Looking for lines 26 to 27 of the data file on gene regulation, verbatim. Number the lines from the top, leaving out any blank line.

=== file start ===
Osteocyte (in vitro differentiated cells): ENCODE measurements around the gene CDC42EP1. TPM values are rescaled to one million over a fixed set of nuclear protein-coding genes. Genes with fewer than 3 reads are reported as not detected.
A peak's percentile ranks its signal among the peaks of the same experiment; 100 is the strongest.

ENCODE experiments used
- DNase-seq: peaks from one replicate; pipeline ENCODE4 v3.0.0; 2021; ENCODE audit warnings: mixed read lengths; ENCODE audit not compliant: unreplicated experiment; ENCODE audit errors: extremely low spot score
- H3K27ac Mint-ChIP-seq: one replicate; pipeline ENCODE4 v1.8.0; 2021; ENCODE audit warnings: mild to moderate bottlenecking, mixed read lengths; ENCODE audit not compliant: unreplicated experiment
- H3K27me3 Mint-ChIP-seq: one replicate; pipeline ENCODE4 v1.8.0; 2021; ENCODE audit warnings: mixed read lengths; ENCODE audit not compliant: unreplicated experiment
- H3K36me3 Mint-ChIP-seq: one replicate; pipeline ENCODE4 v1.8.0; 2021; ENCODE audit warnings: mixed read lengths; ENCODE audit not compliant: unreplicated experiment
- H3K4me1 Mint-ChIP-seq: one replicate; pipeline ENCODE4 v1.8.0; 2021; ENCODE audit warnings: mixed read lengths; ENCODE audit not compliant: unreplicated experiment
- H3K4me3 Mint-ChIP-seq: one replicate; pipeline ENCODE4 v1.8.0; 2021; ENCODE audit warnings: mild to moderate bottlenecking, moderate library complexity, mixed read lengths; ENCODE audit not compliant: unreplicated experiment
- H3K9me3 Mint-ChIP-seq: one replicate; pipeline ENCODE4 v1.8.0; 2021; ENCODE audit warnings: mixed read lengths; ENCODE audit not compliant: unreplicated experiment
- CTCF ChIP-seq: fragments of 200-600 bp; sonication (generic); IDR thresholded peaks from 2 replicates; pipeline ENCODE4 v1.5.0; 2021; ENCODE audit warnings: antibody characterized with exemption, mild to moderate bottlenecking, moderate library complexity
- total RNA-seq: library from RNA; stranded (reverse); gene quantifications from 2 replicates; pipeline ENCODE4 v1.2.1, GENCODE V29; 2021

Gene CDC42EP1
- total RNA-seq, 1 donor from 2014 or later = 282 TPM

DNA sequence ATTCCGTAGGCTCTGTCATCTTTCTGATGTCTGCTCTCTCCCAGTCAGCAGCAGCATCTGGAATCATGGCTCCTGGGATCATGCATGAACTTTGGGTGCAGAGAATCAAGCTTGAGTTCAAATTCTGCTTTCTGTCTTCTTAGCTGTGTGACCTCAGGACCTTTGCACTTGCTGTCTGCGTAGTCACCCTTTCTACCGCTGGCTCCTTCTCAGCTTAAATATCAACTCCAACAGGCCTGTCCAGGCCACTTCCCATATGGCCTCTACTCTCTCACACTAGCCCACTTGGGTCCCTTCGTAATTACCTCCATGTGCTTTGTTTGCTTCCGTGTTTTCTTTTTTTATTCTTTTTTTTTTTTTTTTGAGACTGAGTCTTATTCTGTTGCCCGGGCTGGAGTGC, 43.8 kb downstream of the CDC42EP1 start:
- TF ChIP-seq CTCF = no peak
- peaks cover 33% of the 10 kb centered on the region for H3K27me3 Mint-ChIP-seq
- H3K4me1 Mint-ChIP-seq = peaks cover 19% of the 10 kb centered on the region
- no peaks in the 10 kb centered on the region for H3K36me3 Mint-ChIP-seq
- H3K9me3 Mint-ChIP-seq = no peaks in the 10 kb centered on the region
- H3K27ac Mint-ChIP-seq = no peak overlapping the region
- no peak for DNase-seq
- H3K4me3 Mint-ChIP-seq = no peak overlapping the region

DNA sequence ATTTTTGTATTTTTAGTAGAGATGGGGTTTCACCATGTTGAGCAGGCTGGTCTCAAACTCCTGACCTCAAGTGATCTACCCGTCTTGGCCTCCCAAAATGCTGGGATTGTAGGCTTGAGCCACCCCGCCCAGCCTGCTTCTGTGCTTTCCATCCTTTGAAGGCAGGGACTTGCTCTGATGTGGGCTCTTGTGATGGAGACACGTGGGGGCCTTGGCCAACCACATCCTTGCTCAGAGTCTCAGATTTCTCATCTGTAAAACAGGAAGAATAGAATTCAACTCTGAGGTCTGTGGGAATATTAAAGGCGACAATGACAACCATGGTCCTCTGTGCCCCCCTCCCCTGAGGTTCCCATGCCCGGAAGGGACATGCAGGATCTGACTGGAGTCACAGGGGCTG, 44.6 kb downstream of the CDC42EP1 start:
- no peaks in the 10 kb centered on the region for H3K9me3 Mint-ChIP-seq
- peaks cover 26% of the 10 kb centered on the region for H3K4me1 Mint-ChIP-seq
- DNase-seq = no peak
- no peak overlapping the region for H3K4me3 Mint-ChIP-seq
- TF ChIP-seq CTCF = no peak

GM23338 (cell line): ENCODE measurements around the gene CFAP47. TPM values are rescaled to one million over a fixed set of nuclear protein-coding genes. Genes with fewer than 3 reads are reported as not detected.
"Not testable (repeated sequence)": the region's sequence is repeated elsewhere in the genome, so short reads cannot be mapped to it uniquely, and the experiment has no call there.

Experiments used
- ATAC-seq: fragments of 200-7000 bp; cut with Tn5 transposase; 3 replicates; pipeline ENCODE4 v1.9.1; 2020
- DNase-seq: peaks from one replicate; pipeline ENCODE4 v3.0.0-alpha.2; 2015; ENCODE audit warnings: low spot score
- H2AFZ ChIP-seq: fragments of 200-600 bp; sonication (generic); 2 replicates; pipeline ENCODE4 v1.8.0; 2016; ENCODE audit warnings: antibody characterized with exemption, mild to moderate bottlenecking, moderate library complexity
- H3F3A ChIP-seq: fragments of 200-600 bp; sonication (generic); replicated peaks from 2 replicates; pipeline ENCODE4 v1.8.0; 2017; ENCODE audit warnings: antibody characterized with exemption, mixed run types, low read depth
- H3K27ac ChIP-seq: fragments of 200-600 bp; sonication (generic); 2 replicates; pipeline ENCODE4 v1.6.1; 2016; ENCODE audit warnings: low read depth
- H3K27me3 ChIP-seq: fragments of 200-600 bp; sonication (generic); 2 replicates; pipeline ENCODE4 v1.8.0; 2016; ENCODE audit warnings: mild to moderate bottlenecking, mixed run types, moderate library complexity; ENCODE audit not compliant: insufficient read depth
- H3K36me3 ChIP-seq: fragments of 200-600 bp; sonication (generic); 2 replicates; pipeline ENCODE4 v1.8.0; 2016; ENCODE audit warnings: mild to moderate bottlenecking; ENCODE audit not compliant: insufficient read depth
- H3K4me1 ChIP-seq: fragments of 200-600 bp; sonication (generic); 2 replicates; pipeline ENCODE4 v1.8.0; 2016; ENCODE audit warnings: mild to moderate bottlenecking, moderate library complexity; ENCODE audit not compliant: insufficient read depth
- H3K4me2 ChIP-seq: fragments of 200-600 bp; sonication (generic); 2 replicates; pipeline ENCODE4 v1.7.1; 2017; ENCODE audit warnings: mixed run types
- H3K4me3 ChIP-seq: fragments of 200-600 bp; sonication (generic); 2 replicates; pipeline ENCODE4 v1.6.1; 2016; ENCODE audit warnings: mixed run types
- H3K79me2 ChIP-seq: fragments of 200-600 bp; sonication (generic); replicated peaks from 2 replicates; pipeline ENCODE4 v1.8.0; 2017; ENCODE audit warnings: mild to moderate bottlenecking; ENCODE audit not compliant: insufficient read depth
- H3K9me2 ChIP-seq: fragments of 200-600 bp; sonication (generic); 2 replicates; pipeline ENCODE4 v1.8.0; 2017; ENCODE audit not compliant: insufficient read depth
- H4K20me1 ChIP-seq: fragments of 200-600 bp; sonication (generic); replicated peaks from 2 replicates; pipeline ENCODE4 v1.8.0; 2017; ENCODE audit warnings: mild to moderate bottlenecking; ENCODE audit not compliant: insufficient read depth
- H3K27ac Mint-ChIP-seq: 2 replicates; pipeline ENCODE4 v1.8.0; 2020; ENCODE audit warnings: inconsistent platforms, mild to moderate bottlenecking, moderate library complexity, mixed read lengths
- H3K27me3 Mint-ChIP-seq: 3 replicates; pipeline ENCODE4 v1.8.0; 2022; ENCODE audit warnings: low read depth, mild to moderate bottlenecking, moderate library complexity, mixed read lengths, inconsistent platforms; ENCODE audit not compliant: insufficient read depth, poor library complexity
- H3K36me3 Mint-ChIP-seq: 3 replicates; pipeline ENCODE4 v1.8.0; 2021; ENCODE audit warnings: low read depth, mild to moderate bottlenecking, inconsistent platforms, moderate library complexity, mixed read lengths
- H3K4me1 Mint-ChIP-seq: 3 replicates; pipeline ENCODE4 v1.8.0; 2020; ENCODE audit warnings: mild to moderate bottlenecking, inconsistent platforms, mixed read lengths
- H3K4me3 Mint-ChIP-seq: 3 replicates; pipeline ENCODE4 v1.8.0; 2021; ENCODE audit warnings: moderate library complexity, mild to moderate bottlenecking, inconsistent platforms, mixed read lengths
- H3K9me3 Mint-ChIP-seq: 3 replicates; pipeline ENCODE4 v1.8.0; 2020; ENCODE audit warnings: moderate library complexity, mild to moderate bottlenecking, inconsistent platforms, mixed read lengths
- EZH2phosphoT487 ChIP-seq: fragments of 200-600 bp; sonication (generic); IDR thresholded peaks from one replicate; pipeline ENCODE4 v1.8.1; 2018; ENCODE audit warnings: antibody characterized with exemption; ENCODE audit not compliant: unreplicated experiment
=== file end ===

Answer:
- peaks cover 26% of the 10 kb centered on the region for H3K4me1 Mint-ChIP-seq
- DNase-seq = no peak